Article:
Hopebridge Helps Children and First Responders Get to Know Each other
One in five children with autism spectrum disorder will have an encounter with a first responder before turning 21, according to an article in a University of Virginia newsletter. These encounters can often elicit strong reactions from children with autism. Many first responders lack training in how to properly interact with children on the autism spectrum safely. Hopebridge Autism Therapy Center works to help children with autism spectrum disorders and first responders understand each other better, and also offers tips on how parents can help their children be more comfortable with first responders.
First Responder Days
Hopebridge offers responder meet and greet days at many of its centers. Police, firefighters, and EMTs come to the centers with their vehicles and, sometimes, with their dogs. The children meet the first responders, tour their vehicles, try on their gear, and receive gifts. The centers also offer law enforcement tours to improve familiarity and comfort among the children and first responders.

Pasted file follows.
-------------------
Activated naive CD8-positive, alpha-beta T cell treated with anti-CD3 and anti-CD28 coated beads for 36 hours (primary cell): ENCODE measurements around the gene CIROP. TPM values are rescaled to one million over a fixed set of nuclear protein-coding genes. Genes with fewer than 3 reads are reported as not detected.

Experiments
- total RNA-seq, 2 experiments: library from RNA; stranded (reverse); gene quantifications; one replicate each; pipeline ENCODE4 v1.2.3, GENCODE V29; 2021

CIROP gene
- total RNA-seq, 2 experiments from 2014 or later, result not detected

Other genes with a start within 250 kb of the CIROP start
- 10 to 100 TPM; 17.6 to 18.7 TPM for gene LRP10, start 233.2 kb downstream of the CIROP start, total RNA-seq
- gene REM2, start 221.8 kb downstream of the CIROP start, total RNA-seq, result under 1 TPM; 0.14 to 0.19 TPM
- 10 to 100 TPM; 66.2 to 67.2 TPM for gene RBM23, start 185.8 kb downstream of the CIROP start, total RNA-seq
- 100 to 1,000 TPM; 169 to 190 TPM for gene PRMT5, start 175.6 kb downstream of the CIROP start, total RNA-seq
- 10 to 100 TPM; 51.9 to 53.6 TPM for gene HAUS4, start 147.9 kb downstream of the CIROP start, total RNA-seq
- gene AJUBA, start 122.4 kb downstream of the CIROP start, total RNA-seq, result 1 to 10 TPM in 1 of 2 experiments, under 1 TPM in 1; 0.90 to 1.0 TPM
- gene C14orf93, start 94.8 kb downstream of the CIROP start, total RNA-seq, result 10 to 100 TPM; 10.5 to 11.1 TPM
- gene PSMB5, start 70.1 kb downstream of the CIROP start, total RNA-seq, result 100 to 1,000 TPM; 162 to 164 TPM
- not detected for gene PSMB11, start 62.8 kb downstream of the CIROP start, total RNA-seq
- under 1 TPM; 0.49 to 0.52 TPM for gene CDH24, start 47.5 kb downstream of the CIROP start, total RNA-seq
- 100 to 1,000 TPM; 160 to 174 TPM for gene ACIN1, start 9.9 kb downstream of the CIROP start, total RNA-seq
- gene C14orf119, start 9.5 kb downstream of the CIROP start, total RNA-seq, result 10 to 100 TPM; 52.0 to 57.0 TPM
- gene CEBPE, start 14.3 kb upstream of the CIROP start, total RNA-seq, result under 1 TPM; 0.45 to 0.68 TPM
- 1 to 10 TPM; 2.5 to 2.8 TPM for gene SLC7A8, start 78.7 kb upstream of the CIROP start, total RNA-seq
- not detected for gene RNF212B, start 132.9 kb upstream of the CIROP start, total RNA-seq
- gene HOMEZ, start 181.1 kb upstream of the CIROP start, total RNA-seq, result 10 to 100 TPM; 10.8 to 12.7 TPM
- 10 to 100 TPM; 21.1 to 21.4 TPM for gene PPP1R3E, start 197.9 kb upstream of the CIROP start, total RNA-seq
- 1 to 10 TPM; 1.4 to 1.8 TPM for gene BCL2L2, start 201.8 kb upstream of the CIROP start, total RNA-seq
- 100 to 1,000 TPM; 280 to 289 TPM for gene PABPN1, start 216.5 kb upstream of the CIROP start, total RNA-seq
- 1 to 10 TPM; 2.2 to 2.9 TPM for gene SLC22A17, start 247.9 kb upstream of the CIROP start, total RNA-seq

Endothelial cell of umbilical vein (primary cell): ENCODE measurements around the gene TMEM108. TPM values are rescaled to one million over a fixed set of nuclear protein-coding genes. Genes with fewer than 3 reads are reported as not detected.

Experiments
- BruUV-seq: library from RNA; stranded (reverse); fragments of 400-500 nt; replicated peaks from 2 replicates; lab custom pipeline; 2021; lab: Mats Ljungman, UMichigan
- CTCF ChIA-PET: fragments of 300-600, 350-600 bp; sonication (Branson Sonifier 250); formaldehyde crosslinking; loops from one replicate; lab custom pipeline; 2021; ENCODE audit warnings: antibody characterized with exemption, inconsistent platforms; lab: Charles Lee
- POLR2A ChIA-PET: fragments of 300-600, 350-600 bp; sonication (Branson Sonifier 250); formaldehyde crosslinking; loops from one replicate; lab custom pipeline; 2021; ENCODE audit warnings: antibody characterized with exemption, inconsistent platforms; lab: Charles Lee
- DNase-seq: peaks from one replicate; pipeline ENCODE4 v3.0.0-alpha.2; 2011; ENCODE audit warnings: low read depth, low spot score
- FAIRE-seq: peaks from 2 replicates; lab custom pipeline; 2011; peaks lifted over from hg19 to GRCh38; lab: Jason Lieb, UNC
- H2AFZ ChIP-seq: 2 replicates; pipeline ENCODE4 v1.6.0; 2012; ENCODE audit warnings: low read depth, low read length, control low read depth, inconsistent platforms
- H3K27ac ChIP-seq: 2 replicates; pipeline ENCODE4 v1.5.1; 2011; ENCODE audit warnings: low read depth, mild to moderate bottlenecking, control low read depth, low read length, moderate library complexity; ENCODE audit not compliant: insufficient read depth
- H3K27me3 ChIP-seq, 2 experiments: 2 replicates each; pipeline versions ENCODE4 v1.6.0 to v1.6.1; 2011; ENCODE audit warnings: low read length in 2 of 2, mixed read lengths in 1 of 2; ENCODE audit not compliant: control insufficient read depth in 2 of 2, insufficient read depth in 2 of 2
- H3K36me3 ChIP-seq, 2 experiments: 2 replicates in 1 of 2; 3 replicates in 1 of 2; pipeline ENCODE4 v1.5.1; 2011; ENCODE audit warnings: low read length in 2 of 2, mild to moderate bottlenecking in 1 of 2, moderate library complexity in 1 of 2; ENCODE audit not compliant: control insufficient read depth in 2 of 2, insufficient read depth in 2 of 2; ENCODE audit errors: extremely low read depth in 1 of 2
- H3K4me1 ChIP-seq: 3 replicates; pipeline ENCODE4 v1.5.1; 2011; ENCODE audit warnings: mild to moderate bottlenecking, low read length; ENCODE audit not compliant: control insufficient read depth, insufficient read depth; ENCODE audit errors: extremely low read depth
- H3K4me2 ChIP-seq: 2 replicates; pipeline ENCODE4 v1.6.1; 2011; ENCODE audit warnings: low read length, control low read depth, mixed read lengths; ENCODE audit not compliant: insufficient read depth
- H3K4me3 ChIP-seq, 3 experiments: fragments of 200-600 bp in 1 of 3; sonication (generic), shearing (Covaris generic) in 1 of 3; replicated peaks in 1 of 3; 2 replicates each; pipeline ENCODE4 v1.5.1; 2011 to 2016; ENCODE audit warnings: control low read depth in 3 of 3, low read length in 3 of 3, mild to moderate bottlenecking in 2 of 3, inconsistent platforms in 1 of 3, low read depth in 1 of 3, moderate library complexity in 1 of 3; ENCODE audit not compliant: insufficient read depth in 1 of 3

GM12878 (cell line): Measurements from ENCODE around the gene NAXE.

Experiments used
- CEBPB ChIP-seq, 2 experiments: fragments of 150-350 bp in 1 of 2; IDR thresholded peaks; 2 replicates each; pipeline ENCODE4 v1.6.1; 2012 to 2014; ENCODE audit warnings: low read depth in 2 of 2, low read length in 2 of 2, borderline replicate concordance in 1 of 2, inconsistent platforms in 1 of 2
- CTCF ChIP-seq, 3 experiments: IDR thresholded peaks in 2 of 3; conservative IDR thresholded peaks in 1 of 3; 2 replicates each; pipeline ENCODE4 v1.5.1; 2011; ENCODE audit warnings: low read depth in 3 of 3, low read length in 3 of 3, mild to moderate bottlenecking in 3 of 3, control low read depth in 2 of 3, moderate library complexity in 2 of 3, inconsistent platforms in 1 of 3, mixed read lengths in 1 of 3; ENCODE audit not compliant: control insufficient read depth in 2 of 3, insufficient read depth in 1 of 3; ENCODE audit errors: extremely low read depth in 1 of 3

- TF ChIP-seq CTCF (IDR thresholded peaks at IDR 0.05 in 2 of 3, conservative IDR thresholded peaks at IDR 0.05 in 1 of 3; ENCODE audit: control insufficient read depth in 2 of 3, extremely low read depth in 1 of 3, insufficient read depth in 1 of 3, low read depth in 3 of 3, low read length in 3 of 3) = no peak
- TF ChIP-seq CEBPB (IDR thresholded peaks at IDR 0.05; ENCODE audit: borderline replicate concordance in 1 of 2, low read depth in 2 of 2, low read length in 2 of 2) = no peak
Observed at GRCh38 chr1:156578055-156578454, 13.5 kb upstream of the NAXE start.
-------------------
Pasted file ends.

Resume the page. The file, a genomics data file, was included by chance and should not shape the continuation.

Tips for Parents
Familiarity and preparation are critical to helping children on the autism spectrum become comfortable with first responders. Parents can help their children by supporting them in building behavioral and speech skills that will keep them safe. They can also make their home safe if their child is prone to elopement.
When their children are young, they can read to them about first responders helping people. They can arrange meetings between first responders and their child where the child can see the gear and vehicles and take the child to the fire or police station. They can also role-play with their children by interacting with first responders trying to help them.
Parents can also become advocates for localities and other organizations to provide training for first responders on how to interact with children on the autism spectrum. The training helps first responders recognize the symptoms of ASD and provides sensitivity training. It also helps them keep stimuli to a minimum.
With familiarity, proper training, and preparation, children with ASD can have positive encounters with first responders.